I love the notion of a Poet Laureate. The concept dates right back to ancient Greece with the awarding of crowned laurels in recognition of great skill in rhetoric, grammar and language. We don't have one in Australia, mores the pity (Julia? Can I table this?), but over a dozen other countries do, including the UK, where poet Carol Ann Duffy gets to hold the position for a decade, and the US, where the post is for one year only. The current US Poet Laureate is Philip Levine, who I may feature some other Monday. The job of the Poet Laureate is to raise the national consciousness to a greater appreciation of the reading and writing of poetry - a wonderful job that is often done with great skill. One of the more well known US laureates is Billy Collins, who held the position from 2001 to 2003. I think that one of the reasons for Collins' success is his absolute accessibility - his poems are rich with the details of everyday life, with recognisable referents, and impact that any reader will get. He is also, often, very funny. Here is one of his poems not published in a collection - one that, I think, encompasses the simultaneous humor and beauty of Collins' work.
I Ask You
What scene would I want to be enveloped in
more than this one,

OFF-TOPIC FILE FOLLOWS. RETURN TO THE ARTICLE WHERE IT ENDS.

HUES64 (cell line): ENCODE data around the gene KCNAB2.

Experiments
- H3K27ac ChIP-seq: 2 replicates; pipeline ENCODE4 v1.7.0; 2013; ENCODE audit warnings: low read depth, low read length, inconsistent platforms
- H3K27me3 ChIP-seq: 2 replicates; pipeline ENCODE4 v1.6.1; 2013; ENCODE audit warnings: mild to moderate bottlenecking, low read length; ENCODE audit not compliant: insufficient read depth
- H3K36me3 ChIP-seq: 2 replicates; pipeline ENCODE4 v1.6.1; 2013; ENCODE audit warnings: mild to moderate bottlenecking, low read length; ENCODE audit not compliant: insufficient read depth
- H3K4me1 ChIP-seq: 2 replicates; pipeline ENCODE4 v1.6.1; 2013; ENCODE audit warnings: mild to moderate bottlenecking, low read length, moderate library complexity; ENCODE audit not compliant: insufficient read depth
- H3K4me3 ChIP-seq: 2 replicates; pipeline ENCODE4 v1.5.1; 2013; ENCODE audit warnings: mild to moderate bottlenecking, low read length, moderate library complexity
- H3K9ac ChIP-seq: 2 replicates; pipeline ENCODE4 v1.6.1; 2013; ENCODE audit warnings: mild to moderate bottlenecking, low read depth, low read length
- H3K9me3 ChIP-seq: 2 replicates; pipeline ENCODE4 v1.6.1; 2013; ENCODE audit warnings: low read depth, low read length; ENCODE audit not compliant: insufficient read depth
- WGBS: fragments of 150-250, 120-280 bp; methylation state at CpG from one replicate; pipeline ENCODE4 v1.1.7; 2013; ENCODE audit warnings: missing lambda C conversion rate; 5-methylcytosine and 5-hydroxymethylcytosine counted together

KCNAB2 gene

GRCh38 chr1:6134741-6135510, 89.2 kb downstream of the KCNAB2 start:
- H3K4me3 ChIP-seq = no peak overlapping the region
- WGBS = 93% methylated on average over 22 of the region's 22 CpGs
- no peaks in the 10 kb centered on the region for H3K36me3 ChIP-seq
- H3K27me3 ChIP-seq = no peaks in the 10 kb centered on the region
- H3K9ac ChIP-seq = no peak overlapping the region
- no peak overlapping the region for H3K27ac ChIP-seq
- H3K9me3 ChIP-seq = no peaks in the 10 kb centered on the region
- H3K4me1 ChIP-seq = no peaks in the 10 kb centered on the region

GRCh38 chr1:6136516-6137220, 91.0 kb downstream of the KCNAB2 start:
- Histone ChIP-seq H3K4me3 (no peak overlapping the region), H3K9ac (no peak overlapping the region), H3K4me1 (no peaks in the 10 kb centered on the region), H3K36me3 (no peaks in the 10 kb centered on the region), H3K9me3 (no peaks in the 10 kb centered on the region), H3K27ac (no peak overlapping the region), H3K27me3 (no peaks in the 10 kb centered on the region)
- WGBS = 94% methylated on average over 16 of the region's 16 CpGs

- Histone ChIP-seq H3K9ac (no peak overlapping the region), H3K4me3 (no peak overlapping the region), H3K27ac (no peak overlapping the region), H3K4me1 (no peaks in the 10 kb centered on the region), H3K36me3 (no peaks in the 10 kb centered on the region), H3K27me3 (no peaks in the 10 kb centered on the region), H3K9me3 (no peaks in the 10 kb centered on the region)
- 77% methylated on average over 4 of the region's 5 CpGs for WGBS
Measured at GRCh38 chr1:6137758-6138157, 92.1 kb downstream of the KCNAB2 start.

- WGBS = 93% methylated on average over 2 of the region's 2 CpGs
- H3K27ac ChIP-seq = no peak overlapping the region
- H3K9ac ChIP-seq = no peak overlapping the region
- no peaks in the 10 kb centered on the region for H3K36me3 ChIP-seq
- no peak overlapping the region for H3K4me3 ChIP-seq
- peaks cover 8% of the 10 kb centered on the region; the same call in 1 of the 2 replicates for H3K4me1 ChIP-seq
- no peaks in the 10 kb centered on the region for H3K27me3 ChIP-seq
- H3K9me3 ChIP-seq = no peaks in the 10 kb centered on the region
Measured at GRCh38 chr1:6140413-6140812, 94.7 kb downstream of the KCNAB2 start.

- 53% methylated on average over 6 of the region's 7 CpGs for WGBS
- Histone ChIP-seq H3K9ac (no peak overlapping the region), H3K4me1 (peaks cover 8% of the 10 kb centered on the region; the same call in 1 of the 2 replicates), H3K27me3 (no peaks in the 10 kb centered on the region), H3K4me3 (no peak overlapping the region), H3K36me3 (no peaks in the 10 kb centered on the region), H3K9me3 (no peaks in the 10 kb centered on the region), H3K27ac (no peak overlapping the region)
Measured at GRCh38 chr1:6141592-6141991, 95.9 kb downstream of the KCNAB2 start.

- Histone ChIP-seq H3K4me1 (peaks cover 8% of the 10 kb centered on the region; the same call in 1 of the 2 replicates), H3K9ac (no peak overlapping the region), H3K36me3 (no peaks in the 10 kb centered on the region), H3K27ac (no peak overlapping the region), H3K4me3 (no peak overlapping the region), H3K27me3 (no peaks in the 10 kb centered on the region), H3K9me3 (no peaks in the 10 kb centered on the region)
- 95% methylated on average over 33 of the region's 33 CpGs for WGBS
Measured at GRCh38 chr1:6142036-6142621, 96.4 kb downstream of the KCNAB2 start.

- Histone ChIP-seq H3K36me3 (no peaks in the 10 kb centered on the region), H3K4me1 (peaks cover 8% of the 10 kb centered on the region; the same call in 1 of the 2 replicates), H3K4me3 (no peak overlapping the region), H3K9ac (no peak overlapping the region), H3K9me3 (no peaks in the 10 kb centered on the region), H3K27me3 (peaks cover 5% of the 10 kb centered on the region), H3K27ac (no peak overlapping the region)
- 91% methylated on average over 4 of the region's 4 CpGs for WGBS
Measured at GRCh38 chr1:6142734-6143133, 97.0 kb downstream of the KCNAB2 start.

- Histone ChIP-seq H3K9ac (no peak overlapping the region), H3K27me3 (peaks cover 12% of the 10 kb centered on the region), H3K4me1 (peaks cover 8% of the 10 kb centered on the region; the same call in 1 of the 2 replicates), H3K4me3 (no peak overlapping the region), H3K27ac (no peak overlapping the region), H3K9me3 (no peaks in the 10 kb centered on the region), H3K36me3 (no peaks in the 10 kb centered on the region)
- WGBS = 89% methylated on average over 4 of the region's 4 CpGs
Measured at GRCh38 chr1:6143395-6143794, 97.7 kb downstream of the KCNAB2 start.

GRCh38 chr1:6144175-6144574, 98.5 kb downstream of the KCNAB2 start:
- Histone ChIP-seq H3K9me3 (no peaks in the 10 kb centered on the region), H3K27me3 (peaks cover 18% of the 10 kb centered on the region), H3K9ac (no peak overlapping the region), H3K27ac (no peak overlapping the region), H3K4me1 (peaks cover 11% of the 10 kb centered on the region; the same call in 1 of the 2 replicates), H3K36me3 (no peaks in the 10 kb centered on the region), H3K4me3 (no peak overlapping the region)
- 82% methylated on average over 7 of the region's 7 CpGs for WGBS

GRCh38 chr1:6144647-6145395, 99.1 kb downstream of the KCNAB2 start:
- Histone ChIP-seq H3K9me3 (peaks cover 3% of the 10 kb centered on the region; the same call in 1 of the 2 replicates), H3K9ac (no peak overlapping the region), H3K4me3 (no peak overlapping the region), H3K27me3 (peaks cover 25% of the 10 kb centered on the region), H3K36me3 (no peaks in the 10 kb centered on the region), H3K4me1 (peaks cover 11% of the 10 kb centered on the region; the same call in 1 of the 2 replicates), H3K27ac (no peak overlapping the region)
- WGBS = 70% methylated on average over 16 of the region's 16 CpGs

an ordinary night at the kitchen table,
floral wallpaper pressing in,
white cabinets full of glass,
the telephone silent,
a pen tilted back in my hand?
It gives me time to think
about all that is going on outside--
leaves gathering in corners,
lichen greening the high grey rocks,
while over the dunes the world sails on,
huge, ocean-going, history bubbling in its wake.
But beyond this table
there is nothing that I need,
not even a job that would allow me to row to work,
or a coffee-colored Aston Martin DB4
with cracked green leather seats.
No, it's all here,
the clear ovals of a glass of water,
a small crate of oranges, a book on Stalin,
not to mention the odd snarling fish
in a frame on the wall,
and the way these three candles--
each a different height--
are singing in perfect harmony.
So forgive me
if I lower my head now and listen
to the short bass candle as he takes a solo
while my heart
thrums under my shirt--
frog at the edge of a pond--
and my thoughts fly off to a province
made of one enormous sky
and about a million empty branches.